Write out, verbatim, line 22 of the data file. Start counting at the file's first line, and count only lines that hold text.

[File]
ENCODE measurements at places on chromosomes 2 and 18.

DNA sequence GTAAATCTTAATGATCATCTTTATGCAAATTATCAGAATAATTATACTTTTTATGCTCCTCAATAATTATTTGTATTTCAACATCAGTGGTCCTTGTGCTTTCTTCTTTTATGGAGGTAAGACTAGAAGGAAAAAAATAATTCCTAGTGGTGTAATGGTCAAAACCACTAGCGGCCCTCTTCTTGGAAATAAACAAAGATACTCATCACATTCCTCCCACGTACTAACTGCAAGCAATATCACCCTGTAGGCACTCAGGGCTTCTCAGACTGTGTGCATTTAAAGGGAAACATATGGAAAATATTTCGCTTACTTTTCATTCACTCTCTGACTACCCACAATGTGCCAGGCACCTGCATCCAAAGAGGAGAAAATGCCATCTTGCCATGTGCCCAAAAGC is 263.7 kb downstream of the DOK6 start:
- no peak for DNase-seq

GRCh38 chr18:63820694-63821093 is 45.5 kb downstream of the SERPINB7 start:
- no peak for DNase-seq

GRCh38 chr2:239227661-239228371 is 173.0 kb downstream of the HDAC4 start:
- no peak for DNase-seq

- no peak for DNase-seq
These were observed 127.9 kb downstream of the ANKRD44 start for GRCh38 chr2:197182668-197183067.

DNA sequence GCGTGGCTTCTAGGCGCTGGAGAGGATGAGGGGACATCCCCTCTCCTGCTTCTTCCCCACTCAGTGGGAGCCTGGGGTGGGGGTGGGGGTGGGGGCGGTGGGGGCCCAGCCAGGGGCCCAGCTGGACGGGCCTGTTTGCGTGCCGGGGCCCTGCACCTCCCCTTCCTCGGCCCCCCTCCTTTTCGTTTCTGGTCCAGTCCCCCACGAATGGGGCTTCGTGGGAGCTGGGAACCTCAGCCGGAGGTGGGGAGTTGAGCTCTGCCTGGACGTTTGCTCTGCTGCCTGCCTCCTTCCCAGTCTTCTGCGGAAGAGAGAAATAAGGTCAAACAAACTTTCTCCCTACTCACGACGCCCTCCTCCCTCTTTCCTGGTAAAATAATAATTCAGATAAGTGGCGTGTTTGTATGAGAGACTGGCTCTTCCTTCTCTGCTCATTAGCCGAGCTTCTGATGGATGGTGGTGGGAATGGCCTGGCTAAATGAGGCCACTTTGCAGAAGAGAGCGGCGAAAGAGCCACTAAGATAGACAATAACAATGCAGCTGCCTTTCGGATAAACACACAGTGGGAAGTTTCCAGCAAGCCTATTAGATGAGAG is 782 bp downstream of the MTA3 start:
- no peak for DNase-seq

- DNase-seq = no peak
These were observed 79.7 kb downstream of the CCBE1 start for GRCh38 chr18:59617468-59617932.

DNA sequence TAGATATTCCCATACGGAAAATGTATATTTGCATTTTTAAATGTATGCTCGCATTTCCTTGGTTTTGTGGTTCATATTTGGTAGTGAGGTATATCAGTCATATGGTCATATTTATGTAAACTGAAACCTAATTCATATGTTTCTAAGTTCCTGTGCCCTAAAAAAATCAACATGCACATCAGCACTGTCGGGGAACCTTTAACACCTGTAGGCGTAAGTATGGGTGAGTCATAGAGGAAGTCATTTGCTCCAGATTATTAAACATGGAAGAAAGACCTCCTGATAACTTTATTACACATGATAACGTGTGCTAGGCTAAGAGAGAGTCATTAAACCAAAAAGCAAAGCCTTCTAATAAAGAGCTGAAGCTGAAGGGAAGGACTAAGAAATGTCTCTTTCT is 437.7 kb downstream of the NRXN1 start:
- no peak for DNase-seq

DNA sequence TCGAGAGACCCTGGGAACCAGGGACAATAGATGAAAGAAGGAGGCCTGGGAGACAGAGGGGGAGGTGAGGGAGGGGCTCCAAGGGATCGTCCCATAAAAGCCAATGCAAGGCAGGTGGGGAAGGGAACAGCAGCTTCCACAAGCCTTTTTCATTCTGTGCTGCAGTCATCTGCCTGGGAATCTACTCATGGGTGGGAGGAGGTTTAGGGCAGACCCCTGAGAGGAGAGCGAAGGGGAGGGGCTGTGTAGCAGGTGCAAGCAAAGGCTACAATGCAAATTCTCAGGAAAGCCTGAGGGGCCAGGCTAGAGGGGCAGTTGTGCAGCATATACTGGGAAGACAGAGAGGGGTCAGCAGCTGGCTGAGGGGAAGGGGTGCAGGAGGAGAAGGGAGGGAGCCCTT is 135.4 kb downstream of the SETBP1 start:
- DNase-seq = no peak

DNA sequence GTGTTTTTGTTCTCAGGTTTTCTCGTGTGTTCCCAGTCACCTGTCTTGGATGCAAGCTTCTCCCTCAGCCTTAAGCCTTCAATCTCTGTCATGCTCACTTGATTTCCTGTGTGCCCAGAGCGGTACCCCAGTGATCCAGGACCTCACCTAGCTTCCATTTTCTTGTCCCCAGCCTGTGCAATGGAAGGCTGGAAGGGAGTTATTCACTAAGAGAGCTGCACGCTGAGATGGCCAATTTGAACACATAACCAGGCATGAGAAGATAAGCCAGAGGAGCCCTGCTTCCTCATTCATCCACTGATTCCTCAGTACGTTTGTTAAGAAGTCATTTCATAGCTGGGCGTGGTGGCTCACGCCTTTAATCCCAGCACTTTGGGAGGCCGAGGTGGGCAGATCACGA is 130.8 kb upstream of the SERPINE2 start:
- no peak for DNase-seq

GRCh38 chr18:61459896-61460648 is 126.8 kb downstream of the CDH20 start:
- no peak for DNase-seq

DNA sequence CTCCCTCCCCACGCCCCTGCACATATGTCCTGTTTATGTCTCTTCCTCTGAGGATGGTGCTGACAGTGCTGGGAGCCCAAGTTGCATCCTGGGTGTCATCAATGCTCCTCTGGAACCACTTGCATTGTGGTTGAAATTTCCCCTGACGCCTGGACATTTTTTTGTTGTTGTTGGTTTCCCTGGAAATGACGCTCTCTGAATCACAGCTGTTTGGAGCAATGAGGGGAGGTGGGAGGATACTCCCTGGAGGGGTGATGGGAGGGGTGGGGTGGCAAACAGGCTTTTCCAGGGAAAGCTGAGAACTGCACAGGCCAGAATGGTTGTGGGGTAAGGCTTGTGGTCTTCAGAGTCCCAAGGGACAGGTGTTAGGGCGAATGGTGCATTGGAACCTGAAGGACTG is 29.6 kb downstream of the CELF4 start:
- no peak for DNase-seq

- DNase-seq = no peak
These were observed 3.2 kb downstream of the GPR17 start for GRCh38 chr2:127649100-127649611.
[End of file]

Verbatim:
DNA sequence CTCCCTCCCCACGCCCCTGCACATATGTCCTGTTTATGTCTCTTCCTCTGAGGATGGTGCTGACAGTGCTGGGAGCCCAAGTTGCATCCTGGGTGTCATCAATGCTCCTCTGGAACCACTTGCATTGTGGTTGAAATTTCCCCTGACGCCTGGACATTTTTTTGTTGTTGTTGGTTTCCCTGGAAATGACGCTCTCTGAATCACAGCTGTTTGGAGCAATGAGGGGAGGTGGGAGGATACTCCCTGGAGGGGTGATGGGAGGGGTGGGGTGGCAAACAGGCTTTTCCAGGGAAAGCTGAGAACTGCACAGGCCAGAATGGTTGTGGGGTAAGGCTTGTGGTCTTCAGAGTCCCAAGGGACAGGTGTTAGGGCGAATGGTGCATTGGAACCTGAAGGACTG is 29.6 kb downstream of the CELF4 start: